Fifteen years after I began writing, and five years after actively searching for an agent, I landed at Red Fox Literary and am thrilled to announce that I am now represented by Sara Stephens! This is a dream come true for me, and while there is no cookie-cutter method to this process, this list represents the strategies that worked for me.
First, take a look at my path to acquiring an agent breakdown.
84 agent submissions
15 years writing
5 years subbing to agents
10 different manuscripts/12 if you count the major rewrites
6 nice rejections with helpful feedback
5 requests for more work
4 subs to agents at my current agency
3 oopsies (name snafus and misread guidelines - it does happen!)
I hope this is encouraging! Hang in there and keep moving forward!
1. RESEARCH AGENTS
Stay on top of which agents are open to submissions the genre you write by checking out sites such as Query Tracker, MSWL, agency websites, and agent interviews. Sometimes there are nuggets of information in interviews that are not readily available anywhere else. I also subscribed to professional magazines such as Publishers Weekly and Publishers Marketplace to track which agents were making deals regularly.
2. STUDY AND PRACTICE HOW TO WRITE A PITCH
There are many samples online! Seek out the ones you like, study how the author crafted their sentences and emulate them using your own words. I recently began using a new formula based on advice from another agent (the name escapes me). It goes like this:
Character is X until Y which leads to Z.
I like this model because if I can fit my pitch into one or two sentences, it helps me leave out unnecessary words and zero in on the theme of my story. Here is an example of my pitch that caught the attention of my agency.
As Susumu begrudgingly learns the secrets of koji-making, the magic ingredient in miso, mounds of rice capture his imagination and take him to play in the snowy mountains. But the demanding process works its magic in other ways, creating a delicious transformation between Papa and Susumu—full of umami!
Don't forget to show the voice of your manuscript when writing your pitch!
3. STUDY AND PRACTICE HOW TO WRITE A QUERY
Yes, they matter to some agents. Unfortunately, we don't know which agents skip the first page and go right to the manuscript. Again, use a mentor text. Find one online that you think sounds good. Study. What did the author write about in the first paragraph, the second, and the third? I follow a format similar to this:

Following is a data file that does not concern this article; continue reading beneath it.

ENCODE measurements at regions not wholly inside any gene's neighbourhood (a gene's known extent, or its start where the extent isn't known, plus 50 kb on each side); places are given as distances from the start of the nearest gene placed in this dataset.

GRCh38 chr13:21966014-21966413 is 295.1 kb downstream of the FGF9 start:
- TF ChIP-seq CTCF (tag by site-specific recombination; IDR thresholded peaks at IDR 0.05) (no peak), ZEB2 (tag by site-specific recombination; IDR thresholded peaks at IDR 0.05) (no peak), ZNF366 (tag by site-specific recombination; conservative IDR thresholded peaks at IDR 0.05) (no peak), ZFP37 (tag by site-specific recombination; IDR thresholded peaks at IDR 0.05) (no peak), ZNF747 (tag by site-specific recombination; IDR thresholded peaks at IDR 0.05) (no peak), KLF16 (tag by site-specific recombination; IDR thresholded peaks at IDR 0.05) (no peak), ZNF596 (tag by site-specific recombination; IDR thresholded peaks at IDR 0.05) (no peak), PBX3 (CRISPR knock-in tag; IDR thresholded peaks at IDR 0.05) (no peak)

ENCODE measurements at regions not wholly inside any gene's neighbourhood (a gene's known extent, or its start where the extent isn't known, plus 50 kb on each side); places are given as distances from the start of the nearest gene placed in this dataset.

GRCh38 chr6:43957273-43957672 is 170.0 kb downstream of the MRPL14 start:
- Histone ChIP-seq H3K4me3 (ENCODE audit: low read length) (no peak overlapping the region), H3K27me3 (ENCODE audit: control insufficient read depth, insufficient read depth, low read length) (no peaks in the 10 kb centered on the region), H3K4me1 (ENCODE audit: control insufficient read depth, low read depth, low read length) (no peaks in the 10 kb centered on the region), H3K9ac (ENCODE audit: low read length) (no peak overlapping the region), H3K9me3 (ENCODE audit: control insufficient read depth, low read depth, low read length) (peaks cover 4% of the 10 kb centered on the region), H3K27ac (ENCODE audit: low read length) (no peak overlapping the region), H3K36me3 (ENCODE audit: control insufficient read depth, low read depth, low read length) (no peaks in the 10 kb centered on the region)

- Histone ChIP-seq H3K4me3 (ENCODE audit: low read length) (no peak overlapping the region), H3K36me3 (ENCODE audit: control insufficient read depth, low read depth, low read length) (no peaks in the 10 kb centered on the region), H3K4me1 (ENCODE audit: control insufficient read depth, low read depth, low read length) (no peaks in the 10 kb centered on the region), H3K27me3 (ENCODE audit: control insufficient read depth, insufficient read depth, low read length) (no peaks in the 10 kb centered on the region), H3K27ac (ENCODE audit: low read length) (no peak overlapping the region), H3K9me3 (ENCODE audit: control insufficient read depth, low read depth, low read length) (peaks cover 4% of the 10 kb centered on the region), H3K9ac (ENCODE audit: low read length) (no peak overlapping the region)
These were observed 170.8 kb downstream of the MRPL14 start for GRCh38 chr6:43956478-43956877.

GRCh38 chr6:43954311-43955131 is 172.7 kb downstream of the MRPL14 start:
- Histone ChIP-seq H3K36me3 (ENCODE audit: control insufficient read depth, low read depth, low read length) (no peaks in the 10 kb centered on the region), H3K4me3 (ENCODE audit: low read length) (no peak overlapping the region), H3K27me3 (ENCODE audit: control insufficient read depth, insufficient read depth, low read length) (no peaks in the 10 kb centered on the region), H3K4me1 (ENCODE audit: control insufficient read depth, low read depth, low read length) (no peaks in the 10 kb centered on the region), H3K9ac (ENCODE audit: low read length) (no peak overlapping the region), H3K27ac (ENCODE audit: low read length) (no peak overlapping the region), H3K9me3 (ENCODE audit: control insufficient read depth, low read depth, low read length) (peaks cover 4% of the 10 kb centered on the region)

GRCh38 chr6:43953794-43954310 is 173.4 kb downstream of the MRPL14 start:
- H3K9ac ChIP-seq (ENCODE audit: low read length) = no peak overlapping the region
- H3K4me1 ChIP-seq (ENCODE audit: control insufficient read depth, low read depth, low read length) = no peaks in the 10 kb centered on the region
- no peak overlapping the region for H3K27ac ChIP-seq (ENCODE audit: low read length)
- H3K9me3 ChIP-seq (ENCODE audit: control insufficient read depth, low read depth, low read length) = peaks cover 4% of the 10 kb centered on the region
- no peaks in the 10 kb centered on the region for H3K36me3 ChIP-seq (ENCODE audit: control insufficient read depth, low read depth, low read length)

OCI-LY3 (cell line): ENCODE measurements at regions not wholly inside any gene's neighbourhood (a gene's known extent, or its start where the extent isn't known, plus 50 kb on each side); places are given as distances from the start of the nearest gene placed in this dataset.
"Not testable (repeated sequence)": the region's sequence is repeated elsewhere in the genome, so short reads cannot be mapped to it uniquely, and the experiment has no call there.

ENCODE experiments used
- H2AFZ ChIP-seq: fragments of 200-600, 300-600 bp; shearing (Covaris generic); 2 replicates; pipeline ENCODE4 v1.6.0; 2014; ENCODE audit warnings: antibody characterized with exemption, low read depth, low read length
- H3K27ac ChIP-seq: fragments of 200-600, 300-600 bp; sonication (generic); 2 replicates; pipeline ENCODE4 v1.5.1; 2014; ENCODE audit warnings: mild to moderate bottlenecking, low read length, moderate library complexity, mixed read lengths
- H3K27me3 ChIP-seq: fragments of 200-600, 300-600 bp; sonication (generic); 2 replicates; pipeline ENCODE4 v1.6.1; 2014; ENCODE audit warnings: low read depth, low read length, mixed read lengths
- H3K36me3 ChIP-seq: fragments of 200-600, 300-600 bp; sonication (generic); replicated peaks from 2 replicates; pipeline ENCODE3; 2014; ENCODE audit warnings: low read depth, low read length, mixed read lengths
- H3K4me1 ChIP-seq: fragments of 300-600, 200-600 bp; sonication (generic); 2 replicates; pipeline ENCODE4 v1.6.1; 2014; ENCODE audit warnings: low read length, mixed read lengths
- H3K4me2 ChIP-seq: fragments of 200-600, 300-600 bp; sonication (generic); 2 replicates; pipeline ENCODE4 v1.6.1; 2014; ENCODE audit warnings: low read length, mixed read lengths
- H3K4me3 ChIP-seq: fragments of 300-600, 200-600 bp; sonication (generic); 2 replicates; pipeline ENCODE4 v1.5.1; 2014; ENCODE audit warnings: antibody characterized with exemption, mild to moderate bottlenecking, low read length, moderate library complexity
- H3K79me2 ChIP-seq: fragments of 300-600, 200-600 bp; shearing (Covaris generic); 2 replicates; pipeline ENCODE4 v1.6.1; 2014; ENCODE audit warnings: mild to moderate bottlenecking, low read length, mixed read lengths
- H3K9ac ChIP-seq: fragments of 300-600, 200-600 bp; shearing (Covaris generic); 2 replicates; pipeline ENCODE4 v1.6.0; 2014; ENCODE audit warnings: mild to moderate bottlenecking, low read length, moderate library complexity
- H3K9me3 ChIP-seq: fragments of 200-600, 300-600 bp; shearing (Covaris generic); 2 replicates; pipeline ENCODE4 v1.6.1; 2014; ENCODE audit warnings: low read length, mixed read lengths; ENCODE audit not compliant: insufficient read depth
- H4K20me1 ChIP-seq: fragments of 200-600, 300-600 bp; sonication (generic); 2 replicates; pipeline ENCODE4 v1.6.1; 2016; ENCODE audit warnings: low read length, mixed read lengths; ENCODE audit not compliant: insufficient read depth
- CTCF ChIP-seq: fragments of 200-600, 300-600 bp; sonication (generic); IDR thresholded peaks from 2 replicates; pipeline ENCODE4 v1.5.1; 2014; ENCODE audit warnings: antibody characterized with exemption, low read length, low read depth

Paragraph 1: Include one or two sentences about how you became aware of the agent, important details such as title, genre, word count, and intrigue the agent with comps.
Paragraph 2: The pitch.
Paragraph 3: Bio.
Look at how the author of your mentor query letter crafted their sentences. Vary sentence structure. Trim any words that don't matter - just like you do in your picture book! When writing comps, include why you chose them, and what inspired your manuscript. State why your story matters. Here is how I wrote out my comps and inspiration. And don't forget to keep it as concise as you can.
Children ages 4-8 who enjoy the relationship in Drawn Together (Le), the imagination in The Paper Kingdom (Ku), and the world-building in A Different Pond (Phi), might like this story. STEM backmatter (170 words) is included for kids interested in science. Research into my mother’s youth working for her father in Japan opened up a conversation about the process of miso-making and inspired this manuscript.
Some time has passed since I wrote this paragraph, and I still see ways to improve it. Always revising; a writer's work is never done! ;)
3. JUMP RIGHT IN
This suggestion may be controversial. But I believe that you can't wait forever to test the waters. It's kind of like having a baby - you never feel quite ready. I think it's okay to start submitting after you've polished your manuscript. Chances are- and we've all been there - we hit that send button, and a few days later, we realize the manuscript wasn't as polished as it could be, and the query letter could use improvement.
That's okay. It is part of the process. Next time you will have knowledge that you didn't have the first time. And so it goes ...
4. SUBMIT AND FORGET
I am not a fan of nudging, but some writers do. Some agents say it's okay to nudge, but I didn't do this unless I had a reason. (interest about my publishing deal) I found the method that worked best for me was to keep looking at what I should be doing next.
5 CREATE A SPREADSHEET OF AGENT CONTACTS
This is a very important step. You want to be organized and keep a list of who you submitted to, complete with dates, agency info, and notes in the event you do or do not want to sub to particular agents in the future. Sometimes an agent may not respond to the manuscript you submitted, but they will invite you to submit to them in the future. You will want to document this information!
6. ACCEPT OPPORTUNITIES
Attend conferences! Now that many are happening on zoom, it is easy to target the ones that will benefit you. Research the agents that will be attending. Do they seem like a good fit for your manuscript? Are they usually closed to submissions but will allow conference attendees to submit for a period of time? Are they offering critiques? Take the opportunities to get your work seen!